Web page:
Take reading for a spin (literally) with the newest metafictive comedy duo, Abner and Ian.
Their oddball routine begins with Abner, a duck, and Ian, a prairie dog, standing sideways on the edges of the pages—parallel rather than perpendicular to the background. Abner suggests breaking the fourth wall to ask readers (referred to in the singular as “the kid”) to help by shaking the book and turning the pages. Ian expresses some doubt about the idea. But, when Abner notes that they’ve “seen it work before” (a hilarious moment of meta-metafiction), the pals go forward with the plan. A countdown cue instructs readers to do as they’re told. Subsequent page turns find Abner and Ian in various different post-shake orientations (upside down, in the gutter, all mixed up, etc.). Will they ever make it to where they’re supposed to be so they can start the story? At 80 pages, the joke carries on a bit too long, but the witty back and forth between the two characters makes for a quick pace. Park’s art matches a limited palette of earth tones with bright, bold backgrounds. Her cartoon characters are richly expressive, nicely varied within the context of the heavy compositional repetition required to fuel the comedy. Amusingly, Abner’s scarf demonstrates at all times that it is subject to the law of gravity, even if the characters are not. Given the characters’ broad vocabularies, it’s a shame they resort to variations of “crazy” to describe how they want the book to be shaken.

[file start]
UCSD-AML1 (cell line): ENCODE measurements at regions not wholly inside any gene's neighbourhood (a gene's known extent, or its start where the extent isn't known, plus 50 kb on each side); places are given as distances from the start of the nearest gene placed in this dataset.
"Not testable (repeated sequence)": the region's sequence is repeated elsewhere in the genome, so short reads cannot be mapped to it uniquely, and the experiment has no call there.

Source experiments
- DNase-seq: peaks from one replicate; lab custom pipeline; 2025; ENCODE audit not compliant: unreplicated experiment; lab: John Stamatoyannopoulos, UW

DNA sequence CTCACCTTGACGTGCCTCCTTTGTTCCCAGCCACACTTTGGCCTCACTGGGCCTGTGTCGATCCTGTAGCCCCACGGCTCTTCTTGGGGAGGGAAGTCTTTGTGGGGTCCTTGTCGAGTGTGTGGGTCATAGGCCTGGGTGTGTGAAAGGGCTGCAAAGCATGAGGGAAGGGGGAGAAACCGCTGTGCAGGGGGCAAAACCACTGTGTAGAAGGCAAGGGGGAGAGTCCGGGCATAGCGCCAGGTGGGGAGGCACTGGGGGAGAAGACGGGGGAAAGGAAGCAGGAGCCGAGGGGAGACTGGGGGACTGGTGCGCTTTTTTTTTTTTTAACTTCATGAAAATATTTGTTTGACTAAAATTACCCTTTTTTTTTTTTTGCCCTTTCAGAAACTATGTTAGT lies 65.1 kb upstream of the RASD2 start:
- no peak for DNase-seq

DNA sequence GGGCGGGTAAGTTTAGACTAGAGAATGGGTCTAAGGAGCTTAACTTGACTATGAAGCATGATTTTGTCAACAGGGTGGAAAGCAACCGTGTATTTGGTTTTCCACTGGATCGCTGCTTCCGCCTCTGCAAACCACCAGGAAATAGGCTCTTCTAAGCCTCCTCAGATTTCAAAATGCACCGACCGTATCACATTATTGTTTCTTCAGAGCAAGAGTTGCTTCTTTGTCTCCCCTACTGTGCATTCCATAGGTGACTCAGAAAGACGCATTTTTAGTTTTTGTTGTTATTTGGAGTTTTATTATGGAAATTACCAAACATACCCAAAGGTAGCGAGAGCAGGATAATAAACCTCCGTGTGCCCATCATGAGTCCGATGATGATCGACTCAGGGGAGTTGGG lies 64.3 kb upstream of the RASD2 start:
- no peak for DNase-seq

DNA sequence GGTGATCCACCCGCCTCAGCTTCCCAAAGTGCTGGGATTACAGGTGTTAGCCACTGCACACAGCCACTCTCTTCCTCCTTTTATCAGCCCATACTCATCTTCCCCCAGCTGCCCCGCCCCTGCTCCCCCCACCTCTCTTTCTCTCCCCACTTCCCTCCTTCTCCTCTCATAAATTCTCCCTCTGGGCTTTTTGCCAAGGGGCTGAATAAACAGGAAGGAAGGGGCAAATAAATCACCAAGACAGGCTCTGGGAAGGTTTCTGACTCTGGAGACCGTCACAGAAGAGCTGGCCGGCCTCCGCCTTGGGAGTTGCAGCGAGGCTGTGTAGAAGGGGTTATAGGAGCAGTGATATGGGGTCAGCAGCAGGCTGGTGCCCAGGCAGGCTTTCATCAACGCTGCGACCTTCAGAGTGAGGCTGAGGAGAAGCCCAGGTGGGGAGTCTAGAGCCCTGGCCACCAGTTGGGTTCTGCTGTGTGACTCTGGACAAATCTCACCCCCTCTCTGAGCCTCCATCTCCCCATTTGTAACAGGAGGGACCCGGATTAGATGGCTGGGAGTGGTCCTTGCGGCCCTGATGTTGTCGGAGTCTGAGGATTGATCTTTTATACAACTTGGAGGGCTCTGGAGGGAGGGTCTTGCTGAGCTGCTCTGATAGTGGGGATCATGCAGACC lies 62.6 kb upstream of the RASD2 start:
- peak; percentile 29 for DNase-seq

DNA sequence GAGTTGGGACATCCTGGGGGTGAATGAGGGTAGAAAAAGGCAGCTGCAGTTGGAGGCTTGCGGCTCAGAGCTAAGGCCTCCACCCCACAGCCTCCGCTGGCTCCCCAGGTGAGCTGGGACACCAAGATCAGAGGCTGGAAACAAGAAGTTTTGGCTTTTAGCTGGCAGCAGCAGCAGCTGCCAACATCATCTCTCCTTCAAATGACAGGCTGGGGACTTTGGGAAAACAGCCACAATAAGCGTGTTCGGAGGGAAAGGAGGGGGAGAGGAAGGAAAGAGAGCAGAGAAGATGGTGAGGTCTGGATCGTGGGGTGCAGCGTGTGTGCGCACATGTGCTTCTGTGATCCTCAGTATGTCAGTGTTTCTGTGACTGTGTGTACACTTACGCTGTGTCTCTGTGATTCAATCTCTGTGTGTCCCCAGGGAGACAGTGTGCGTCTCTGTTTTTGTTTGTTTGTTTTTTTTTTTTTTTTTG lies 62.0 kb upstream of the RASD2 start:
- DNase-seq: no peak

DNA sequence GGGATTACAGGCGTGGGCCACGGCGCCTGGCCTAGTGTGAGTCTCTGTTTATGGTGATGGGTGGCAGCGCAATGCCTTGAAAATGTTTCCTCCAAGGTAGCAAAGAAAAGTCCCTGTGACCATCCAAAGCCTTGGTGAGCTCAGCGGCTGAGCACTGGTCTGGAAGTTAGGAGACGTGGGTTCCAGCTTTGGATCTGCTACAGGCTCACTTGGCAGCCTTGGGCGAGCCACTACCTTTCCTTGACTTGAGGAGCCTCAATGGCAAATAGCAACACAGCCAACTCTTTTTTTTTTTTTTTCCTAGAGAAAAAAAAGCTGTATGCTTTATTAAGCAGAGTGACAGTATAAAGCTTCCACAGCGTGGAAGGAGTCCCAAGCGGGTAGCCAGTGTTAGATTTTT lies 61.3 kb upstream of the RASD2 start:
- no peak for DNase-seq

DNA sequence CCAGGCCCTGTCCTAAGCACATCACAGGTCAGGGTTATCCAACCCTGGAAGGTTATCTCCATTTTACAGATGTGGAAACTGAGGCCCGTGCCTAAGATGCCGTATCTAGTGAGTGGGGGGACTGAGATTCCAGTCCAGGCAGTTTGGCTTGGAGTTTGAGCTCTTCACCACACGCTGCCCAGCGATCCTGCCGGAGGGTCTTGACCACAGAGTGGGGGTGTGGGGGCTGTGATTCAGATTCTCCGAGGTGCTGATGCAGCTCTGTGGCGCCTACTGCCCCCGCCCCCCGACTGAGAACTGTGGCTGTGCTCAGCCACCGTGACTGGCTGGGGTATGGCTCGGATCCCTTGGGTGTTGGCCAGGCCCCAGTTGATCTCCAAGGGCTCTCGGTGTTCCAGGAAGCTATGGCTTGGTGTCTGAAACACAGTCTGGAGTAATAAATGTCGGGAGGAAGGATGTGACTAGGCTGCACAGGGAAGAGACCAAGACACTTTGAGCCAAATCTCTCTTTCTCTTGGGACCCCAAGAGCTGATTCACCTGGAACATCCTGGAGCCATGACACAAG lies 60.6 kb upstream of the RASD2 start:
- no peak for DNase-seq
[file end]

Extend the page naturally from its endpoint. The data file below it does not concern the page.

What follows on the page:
A very funny read-aloud done (mostly) right-side up. (Picture book. 3-8)